A "heartbreaking" 26 people have died on Bay of Plenty roads this year, giving the region the highest road toll in the country.
The 26 deaths mean the Bay of Plenty police district's road toll so far this year has increased 63 per cent compared with the same period last year of 16 deaths.
As of April 11, three people have died in the Western Bay, seven in the Eastern Bay, five in Rotorua and 11 in Taupō, the latter including five members of one family in a crash last month.
On Thursday evening one man, who is yet to be named, died when his truck crashed on Galaxy Rd in Tokoroa about 3.55pm, resulting in the closure of State Highway 1 for the night.
Inspector Brent Crowe, the Bay of Plenty road policing manager, said police were committed to reducing the road toll but could not do it alone.
"Distraction features prominently in recent crashes in the Bay of Plenty and we need every road user to remain solely focused on driving their vehicle, thus giving themselves a much greater chance of getting to their destination safely."
Crowe said the number of drivers using cellphones was a major concern.
"This, along with driving at a safe speed, driving refreshed, not impaired by alcohol, drugs or fatigued and always, always wearing a seat belt, remains the focus for all Bay of Plenty police."
Of those who had died 10 were drivers, five were passengers, six were motorcyclists, three were pedestrians and two were cyclists.
Rotorua senior station officer Paul Glanville said changing the "it won't happen to me" attitude was not easy to do.
"People taking risks, such as talking on their cellphone, or not wearing seat belts, are obviously not paying attention to road safety messages but why is hard to answer."
Rotorua road policing co-ordinator Sergeant Joseph Cairns told the Rotorua Daily Post on Thursday police urged drivers to take responsibility for their driving and the safety of their passengers and other road users.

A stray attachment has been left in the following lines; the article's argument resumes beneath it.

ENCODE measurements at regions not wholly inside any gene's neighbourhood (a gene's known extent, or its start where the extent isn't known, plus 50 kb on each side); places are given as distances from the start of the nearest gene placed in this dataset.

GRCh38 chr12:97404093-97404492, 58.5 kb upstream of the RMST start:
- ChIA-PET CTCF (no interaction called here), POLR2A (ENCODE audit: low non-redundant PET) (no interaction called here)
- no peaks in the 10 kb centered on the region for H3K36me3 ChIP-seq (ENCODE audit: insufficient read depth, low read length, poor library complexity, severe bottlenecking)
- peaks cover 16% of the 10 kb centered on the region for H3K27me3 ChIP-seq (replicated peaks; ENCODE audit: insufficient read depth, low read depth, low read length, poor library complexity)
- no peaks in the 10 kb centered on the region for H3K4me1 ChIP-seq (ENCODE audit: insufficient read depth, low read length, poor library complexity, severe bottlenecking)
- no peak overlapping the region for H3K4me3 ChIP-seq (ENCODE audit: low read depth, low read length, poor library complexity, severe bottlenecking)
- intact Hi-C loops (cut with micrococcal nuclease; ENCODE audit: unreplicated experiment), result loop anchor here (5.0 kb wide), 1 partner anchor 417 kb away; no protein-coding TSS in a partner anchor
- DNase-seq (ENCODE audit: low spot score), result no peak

"We all need to look after each other.
"The actions you take as a driver don't only impact on you but on all the road users around you, and potentially those road users' families and friends."
He said police were committed to reducing death and injury on our roads but they could not do it alone.
"Our message to all road users is clear. Don't drive distracted, stay within your own lane, buckle up, watch your speed, and never drive under the influence of alcohol, drugs or fatigue."
Joint Road Safety Committee chairwoman Margaret Murray-Benge, a Western Bay District councillor, said the road toll was "heartbreaking".
She said it defied belief given well-publicised road safety messages.
"People should expect decent roads to ride and drive on, but at the same time, people do need to drive to the conditions and modify their unsafe driving behaviours," she said.
Maketū chief fire officer Shane Gourlay said the number of deaths was an "absolute tragedy".
He attended the crash near Te Puke on April 2 in which 21-year-old Manepo Tapsell- Wafer died, and was saddened at the loss of one of the district's potential future leaders.
Gourlay said the stark reality was the majority of fatal crashes were avoidable, and every death took a huge toll not only on victims' families but on emergency services who had to deal with "horrific" crash scenes.
Katikati fire chief Joe Manukau agreed. He said the district's grim road toll had a "tragic" ripple effect.
Some people were quick to blame the state of the roads but driver behaviour was a contributing factor in most serious injury and fatal crashes, he said.
Road safety charity Brake New Zealand director Caroline Perry said, "We need to keep raising awareness of road safety issues and what road users can do to protect themselves and others.
"We also need safe speed limits that match the conditions of our road, and we need to invest in measures such as median barriers that are proven to help prevent crashes."
- Additional reporting by Leah Tebbutt
Road toll as of April 11
Bay of Plenty: 26
Counties Manukau: 7
Source: Ministry of Transport